Antiprohibitionist drug reformers from both sides of the Atlantic met at European Union headquarters in Brussels the week before last (October 15-16) to compare experiences and plot strategy for an effort to end the global prohibition regime. The gathering was sponsored by Parliamentarians for Antiprohibitionist Action (PAA), a political network spearheaded by Members of the European Parliament Marco Cappato (Italy, Transnational Radical Party) and Chris Davies (England, Liberal Democrat), with the Transnational Radical Party (TRP) and the TRP-sponsored International Antiprohibitionist League (IAL), an organization that was active early in the 1990s and which was newly-reformed for the occasion.
The conference brought together some 65 activists and parliamentarians, with a US delegation including DRCNet's Dave Borden, California NORML's Dale Gieringer, Jack Cole of Law Enforcement Against Prohibition (LEAP), Carolyn Lunman of Students for Sensible Drug Policy and Prof. Arnold Trebach, newly installed as leader of the IAL. Also attending were two Costa Ricans, including Carlos Herrera, Member of Parliament from Costa Rica, of the party Movimiento Libertario.
"This conference was designed to open and debate and discussion about reforming drug policy in the international institutions," said TRP Euro MP Marco Cappato, referring to the United Nations' anti-drug bureaucracy, as he opened the conference. "We believe it is fundamental to prevent international institutions from becoming merely a neutral forum where international agreements are perceived as something carved in stone and unchangeable, and only national officials have a voice in managing these anti-drug programs. We are asking that these international institutions get involved in the political issues of drugs, how these substances are dealt with," he said. "Our approach is explicitly partisan -- we are looking at ways to reform these international institutions. At the end of these two days, I hope we will have more efficient instruments to carry out our work on each of our own battlefronts." Cappato and fellow participants are looking toward Vienna, where the United Nation's next major drug summit will convene this April.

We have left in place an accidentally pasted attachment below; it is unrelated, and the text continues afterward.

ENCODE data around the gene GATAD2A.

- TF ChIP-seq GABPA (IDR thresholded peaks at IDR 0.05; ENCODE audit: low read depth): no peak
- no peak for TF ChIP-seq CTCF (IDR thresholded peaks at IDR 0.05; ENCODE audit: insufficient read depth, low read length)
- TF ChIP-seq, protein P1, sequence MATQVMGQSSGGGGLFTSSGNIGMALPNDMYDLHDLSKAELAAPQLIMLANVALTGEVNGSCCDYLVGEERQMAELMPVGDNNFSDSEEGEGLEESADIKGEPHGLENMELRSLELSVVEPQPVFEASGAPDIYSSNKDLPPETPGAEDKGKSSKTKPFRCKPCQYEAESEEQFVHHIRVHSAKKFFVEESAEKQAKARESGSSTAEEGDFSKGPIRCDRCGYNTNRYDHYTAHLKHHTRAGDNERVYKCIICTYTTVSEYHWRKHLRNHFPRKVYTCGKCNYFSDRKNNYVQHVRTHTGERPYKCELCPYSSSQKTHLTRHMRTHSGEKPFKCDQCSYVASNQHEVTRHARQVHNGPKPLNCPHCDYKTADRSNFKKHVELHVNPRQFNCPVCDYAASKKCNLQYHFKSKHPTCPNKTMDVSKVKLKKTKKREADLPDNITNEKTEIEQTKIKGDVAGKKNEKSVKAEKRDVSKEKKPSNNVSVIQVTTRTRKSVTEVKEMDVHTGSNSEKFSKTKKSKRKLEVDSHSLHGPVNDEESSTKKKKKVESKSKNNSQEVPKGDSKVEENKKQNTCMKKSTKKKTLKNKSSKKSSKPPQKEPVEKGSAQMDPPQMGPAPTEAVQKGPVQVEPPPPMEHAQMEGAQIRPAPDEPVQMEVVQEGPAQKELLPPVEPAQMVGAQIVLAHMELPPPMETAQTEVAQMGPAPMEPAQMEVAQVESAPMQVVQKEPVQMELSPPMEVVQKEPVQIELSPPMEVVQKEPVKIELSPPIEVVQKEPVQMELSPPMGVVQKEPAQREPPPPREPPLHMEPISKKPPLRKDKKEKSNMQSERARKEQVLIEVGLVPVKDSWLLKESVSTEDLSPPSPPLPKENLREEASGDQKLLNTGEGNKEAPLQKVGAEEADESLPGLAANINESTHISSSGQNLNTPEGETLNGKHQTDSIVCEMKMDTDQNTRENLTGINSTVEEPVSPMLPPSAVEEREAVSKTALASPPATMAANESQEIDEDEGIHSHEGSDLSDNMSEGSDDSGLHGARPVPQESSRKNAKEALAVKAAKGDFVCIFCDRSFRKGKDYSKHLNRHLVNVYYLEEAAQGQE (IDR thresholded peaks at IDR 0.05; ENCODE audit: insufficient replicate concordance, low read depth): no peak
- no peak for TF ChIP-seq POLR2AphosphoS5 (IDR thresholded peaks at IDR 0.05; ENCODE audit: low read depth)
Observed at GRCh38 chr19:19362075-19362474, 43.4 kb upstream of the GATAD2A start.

At a minimum, attendees had the opportunity come away with a heightened understanding of the global drug policy situation. They heard from highly placed drug experts such as Liliana Brykman of the European Commission's Justice and Domestic Affairs Committee, Georges Estievenart, the executive director of the European Monitoring Center on Drugs and Drug Addiction, Lev Timofeev, director of the Center for Research on Extralegal Economic Systems in Moscow, Jan van der Tas, former Netherlands ambassador to Germany, now an activist with the Netherlands Drug Policy Foundation, and many others.
"If the Americans, with their liberal political system, cannot change their drug laws, what can we do in Russia?" asked Timofeev. "In both our countries there is a peculiarity of public opinion and consciousness, a moral repressiveness, when we speak about drugs. How do we deal with the people who are misled, who cannot understand the essence of the problem? We must teach them. We must reach out, educate, use the media," he told the audience.
Attendees also heard number of European MPs and MEPs in attendance, though concurrent retreats by a number of political parties reduced the number of PAA members who could attend. A number of members of governmental establishments were also given the opportunity to present information but also their institutions' party lines.